The point where the players and the referees enter the playing area, which ideally should be at the centre-line and on the same side as the VIP box, press stand and administrative offices, must be protected by means of a fireproof telescopic tunnel extending into the playing area far enough to prevent the risk of injury to the match participants caused by missiles thrown by spectators. Such telescopic tunnels should be capable of being extended or closed quickly so that they may be used during the match when a player is entering or leaving the field, without causing unduly lengthy viewing obstruction. Alternatively, and preferably, the entrance to the playing area may be by means of an underground tunnel, the mouth of which is situated a similarly safe distance away from spectators.

There should be no possibility of public or media interference at any point in these corridors or security tunnels.


Ideally, and subject to the available space, a modern stadium should be surrounded by an outer perimeter fence situated some distance from the stadium. At this outer fence the first ticket checks and, where necessary, body searches will be made. The second checks will be made at the stadium entrances. There should be sufficient space between the outer perimeter fence and the stadium turnstiles to permit the free movement of spectators without crushing.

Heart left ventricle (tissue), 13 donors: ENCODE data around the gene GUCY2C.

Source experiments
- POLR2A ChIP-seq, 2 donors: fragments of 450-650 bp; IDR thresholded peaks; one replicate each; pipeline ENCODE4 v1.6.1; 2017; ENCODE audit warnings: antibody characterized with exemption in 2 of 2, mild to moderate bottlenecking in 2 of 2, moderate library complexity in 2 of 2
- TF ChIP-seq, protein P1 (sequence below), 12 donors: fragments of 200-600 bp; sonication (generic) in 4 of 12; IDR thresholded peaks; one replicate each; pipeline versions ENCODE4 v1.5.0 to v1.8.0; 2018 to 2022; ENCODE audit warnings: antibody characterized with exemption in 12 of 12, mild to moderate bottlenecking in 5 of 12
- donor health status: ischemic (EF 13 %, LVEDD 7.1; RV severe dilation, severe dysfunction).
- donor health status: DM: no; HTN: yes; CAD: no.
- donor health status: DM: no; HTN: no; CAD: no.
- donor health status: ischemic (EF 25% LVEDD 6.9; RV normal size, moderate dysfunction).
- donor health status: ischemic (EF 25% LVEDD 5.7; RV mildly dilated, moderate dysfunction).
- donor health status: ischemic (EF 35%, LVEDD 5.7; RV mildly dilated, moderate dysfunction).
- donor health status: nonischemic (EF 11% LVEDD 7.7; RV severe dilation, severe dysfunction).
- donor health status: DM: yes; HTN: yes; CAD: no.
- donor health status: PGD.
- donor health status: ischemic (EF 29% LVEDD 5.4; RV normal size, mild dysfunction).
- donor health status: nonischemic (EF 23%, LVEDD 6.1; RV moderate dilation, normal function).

Preventive measures must be taken to avoid crushing at the public entrances. This may be accomplished by a system of barriers designed to funnel spectators individually towards the entry points. Public amenities such as toilets, refreshment bars etc., inside and outside the stadium, should not be situated close to the turnstiles or to the entrance and exit routes.

All public entrances must be used only for the purpose of entry and must not be used simultaneously for exit. Similarly, all public exits must be used only for exit purposes and must never be used simultaneously as entrances. In every event, including the case of panic, it must be possible to completely evacuate the stadium within a minimum time agreed upon by the local safety authorities.


The capacity of each stadium will, of course, depend upon whatever may be required locally, but it should be kept in mind that, if it is hoped that the stadium will be used for major football events, capacities of 30,000 and upward will need to be provided.

All spectators must be seated in individual numbered, comfortably shaped seats affixed to the structure with backrests of a minimum compulsory height of 30 cm measured from the seat. Benches are not acceptable. Standing viewing areas should not be provided. There must be an unrestricted view of all parts of the playing field from each seat, bearing in mind that advertising boards, as prescribed under point 6, may be erected around the boundary lines.

The stadium should be divided into at least four separate sectors, each with its own access points, refreshment and toilet facilities and other essential services.